We woke to a warm and humid sunny morning with heavy dew, like a rainstorm had passed overnight. The east coast is much more humid than the west coast, high humidity sucks.
Lois isn’t much better still a pain in her side, Henry is feeling slightly better, so the group decided we could afford to take a day off and rest.
Ralph, Henry and I have some RV maintenance to take care of on the rigs and the ladies are always good with a day to read, craft or quilt and I also need to catch up on my travel journal.
The weather is perfect again today climbing to the upper 70’s, upper 20’s Celsius, glorious weather for the third week in October, we are very fortunate.
At home in BC, the weather is not so fantastic, winter is on the way with freezing temperatures. Hopefully, we can keep ahead of the fall temperatures on the east coast as we make our way south.
In Canada, Thanksgiving celebrations happen mid-October. We missed our annual family gathering, turkey, and all the trimmings. Away from home during family times yanks at the heart, but we knew this would happen, suck it up buttercup.
We spent a relaxing day puttering and enjoying the great weather.
Saturday, October 21 – Day 53
The morning brought cooler temperatures and fog. Today’s plan is to take the train to Philadelphia. Lois was still not feeling well enough to tag along, Ralph kindly stayed behind with her.
Henry, Allyson, Lynda and I drove a couple of miles to the train station where we met a young black girl (no offense, I’m not sure what the latest politically correct statement is) who was kind enough to help us with the train ticket machine and provide advice about Philadelphia.
The hour-long train ride was pleasant through forests of fall colors and rolling farmlands. Once we arrived at the Philadelphia train station we headed to the subway and hitched a ride to the hop on hop off bus and another Groupon savings. To our surprise, the subway is free for seniors, another perk of getting older.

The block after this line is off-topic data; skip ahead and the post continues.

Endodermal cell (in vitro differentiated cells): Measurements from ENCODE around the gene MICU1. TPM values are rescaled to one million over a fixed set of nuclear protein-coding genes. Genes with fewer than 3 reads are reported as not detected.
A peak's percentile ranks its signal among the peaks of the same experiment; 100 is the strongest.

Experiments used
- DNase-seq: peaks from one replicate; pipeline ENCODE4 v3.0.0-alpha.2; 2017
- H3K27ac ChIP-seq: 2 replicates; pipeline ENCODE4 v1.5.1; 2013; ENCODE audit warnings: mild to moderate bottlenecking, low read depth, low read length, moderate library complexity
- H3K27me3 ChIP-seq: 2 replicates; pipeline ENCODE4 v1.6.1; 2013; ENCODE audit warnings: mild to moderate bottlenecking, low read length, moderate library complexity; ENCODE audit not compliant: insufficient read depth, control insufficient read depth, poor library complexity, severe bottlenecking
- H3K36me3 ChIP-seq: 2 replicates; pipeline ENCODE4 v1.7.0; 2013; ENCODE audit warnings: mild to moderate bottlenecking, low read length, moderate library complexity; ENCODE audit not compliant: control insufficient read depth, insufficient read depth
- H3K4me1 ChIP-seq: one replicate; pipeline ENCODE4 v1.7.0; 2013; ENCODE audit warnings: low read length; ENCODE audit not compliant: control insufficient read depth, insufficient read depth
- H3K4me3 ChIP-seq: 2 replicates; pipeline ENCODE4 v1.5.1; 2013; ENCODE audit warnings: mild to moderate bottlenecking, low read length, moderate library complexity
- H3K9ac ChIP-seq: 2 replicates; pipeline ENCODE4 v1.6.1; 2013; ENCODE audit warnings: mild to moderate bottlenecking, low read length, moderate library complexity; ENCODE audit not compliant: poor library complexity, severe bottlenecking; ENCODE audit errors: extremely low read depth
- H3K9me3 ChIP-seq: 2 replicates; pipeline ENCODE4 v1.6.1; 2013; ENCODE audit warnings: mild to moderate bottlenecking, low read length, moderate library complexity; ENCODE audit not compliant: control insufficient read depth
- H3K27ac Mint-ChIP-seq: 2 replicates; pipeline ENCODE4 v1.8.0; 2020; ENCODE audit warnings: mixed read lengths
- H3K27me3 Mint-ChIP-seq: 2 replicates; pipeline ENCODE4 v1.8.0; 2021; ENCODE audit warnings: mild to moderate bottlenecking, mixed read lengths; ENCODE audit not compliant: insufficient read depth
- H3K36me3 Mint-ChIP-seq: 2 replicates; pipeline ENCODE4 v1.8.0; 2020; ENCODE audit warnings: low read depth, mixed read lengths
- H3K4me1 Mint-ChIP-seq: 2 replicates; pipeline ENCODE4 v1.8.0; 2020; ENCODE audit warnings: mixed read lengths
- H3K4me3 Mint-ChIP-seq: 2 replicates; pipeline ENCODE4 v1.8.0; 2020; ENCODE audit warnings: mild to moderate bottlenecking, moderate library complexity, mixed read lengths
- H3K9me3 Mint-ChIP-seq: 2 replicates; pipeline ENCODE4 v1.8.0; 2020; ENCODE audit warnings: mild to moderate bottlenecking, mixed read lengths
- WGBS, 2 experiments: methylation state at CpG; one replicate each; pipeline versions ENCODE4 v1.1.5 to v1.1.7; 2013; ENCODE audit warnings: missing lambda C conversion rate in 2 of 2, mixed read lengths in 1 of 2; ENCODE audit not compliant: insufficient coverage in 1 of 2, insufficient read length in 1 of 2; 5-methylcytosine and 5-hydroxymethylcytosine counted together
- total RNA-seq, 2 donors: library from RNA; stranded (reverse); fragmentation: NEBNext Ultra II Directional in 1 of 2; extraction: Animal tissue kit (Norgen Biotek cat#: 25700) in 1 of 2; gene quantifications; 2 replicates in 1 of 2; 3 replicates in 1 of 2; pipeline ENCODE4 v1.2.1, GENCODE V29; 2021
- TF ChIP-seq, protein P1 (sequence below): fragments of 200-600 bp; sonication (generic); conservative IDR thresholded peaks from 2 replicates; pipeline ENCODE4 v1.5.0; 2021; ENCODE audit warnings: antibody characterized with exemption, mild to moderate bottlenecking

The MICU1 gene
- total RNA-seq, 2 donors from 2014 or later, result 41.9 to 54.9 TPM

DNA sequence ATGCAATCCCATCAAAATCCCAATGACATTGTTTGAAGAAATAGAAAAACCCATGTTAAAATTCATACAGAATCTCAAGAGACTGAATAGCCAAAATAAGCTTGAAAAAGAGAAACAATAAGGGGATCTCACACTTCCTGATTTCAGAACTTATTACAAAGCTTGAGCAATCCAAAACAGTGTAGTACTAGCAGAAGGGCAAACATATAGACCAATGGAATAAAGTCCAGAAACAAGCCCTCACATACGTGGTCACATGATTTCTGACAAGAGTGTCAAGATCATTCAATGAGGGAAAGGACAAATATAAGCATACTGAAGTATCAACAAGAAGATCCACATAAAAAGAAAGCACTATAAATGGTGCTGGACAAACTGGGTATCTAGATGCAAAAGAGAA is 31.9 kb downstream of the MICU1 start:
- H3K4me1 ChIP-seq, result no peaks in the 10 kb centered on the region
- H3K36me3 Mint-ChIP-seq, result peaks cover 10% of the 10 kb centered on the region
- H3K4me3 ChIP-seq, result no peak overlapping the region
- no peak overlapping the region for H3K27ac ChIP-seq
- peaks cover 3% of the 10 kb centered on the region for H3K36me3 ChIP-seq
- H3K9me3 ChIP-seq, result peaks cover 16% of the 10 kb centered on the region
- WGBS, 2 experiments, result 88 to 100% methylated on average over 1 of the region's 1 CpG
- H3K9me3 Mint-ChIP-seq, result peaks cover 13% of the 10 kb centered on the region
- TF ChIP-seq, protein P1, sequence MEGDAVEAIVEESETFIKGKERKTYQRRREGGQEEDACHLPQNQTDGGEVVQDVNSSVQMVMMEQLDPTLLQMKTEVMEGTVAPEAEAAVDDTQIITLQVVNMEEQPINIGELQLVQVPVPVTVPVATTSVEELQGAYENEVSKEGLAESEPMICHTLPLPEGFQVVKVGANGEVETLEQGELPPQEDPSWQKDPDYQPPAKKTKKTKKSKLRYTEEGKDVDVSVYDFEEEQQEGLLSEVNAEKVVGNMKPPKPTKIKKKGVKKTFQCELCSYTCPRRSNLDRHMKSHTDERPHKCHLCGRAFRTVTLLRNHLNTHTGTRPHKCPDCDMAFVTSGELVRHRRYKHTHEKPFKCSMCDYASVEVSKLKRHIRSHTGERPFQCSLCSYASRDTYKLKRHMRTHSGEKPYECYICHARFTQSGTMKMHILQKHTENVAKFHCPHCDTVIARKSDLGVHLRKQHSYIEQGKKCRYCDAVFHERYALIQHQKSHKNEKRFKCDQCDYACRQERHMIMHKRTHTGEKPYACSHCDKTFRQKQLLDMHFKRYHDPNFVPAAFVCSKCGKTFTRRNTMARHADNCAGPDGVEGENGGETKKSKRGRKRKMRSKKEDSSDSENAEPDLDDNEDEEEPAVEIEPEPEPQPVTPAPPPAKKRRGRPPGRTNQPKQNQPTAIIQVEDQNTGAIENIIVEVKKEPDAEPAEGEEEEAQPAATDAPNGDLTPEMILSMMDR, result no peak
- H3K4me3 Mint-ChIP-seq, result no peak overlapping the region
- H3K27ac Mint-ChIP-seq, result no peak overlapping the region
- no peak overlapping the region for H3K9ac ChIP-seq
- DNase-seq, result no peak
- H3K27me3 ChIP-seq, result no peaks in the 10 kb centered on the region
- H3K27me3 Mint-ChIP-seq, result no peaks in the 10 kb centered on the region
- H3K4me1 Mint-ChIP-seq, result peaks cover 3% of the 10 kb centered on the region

We rode the hop on off bus past the statue of William Penn the city’s founder in the 1600’s. Passed by Betsy Ross’s house, the maker of the first American flag, and many other historic buildings. One of the stops was the Reading Market where we planned to take a break for lunch.
Most cities have one of these gathering places where one can enjoy many different flavors. Our goal to find a café that made Philly Cheese Steak sandwich. The indoor market was huge probably a couple of football fields in size and packed with people, as crowded as New York’s Grand Central station.
Every food vendor was busy attending long lineups of customers 20 to 30 deep. We found a vendor claiming the world’s best Philly Cheese Steak and joined the line. We soon realized the line we joined was to place your order, another line followed to pick up your food. Surprisingly the line moved quickly.
The girls managed to find a table while Henry and I waited in line. The sandwich cook was something to see, wheeling a large cleaver with lightning speed, chopping the steak furiously while adding, onions, mushrooms etc. whatever the customer wanted. Henry and I were surprised this guy still had a full complement of fingers.
After all the hype, and waiting in line, the sandwich was nothing to write home about,….. this was the first Philly Cheese Steak sandwich Lynda and I’ve had,….. not impressed.
The cheese was probably the most disappointing, a soft cheese spread on the bun and the steak was like a course hamburger. I guess we will need to try it again elsewhere.
We headed back to the bus stop to rejoin the tour. Philadelphia was the first capital of the US, home to the Liberty Bell a symbol of American independence and Independence Hall where the signing of the American Declaration of Independence took place by the founding fathers, including the likes of George Washington, John Adams, Thomas Jefferson, James Madison, Alexander Hamilton, James Monroe and Benjamin Franklin.
A handful of men who shaped the United States and the world.
The rest of the tour was ordinary, I think we’ve had our fill of historic sights, old buildings, churches, and graveyards. Although, our interest in old pubs and new ones for that matter never seems to wain.